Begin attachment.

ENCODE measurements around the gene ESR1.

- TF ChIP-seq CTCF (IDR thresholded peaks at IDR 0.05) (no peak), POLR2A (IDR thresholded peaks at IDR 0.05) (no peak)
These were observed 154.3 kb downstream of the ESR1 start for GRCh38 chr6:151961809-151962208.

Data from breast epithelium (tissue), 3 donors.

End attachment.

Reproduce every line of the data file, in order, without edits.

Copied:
ENCODE measurements around the gene ESR1.

- TF ChIP-seq CTCF (IDR thresholded peaks at IDR 0.05) (no peak), POLR2A (IDR thresholded peaks at IDR 0.05) (no peak)
These were observed 154.3 kb downstream of the ESR1 start for GRCh38 chr6:151961809-151962208.

Data from breast epithelium (tissue), 3 donors.